“A virtual monopoly in the transport network vehicle service sector now exists with the official withdrawal of Uber after selling out to competitor Grab.”
This according to Quezon City Rep. Winnie Castelo, chairman of the House Committee on Metro Manila Development.
“The government, through the Land Transport Franchising Regulatory Board (LTFRB), can remedy the situation by allowing more transport network companies (TNCs) to offer services,” said Castelo.
“It is incumbent upon LTFRB to protect the interest of commuters, so it must expedite the entry of competitors to Grab,” added the administration stalwart.
It is incumbent upon LTFRB to protect the interest of commuters, so it must expedite the entry of competitors to Grab.
Four local firms have applied for TNC licenses, namely Pira, Lag Go, Owto, and Hype.
The veteran legislator earlier urged the government, through the Board of Investments (BoI), to provide incentives to small local companies that will be formed to challenge the dominance of Grab.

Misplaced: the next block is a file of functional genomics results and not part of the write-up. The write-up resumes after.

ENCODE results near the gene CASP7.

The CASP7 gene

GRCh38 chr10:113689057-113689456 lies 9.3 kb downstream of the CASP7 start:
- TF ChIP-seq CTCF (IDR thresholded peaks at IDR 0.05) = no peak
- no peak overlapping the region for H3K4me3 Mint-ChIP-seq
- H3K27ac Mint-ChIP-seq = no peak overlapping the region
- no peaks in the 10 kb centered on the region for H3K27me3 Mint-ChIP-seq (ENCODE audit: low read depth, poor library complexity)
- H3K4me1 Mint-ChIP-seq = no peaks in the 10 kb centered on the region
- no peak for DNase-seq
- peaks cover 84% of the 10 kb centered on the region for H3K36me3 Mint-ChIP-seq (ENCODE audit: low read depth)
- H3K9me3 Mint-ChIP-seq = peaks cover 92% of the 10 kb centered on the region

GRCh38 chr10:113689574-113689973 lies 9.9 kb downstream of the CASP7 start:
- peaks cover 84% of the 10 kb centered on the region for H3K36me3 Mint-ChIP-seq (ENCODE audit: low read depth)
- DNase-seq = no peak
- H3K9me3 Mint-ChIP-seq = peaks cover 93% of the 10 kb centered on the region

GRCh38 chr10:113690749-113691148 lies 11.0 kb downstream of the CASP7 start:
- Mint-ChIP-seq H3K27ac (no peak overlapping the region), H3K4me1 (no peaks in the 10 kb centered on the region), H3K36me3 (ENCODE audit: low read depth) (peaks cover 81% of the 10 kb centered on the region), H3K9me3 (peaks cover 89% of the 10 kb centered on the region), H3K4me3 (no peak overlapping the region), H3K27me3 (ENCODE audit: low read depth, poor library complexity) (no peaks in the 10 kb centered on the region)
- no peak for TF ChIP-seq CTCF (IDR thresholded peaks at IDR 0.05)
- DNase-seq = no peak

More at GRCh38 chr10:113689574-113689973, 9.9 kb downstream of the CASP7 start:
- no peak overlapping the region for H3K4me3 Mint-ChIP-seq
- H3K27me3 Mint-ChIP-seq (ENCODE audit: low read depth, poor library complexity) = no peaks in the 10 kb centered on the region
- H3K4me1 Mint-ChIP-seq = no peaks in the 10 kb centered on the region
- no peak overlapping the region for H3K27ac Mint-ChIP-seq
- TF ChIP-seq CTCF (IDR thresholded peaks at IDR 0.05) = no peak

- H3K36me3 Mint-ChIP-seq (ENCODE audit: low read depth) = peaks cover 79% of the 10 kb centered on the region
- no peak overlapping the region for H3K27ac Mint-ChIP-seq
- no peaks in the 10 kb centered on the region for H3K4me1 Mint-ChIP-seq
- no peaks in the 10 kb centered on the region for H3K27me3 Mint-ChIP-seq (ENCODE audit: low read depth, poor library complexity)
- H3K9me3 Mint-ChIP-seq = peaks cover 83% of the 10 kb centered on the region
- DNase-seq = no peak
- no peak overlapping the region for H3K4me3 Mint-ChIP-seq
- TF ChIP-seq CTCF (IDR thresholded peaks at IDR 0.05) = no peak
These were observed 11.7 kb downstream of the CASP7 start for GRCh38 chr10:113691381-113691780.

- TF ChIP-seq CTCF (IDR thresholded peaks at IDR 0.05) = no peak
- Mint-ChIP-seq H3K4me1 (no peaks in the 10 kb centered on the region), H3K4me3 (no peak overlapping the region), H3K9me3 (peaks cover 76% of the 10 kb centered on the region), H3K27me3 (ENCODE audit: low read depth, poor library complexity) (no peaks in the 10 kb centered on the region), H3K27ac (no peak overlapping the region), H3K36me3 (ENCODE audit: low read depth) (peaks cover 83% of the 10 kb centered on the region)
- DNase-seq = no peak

“The entry of more local players in the TNC business is needed to dissipate Grab’s domination of the industry,” the seasoned lawmaker said.
Grab’s monopoly is starting to manifest in the list of complaints received on sudden spikes in its rates.
Castelo acknowledged Grab’s explanation that the rates were still within the bounds approved by the government but it is now far higher than what was being offered when a healthy competition existed in the ride-hailing vehicle business.
The surge in Grab’s rates is particularly evident during rush hours when the usual fare doubles supposedly due to high demand.
Incentives similar to those given to pioneering businesses such as income tax breaks should be provided to new TNCs, primarily local firms.
“Incentives similar to those given to pioneering businesses such as income tax breaks should be provided to new TNCs, primarily local firms, to encourage competition that will redound to the benefit of the public,” Castelo concluded.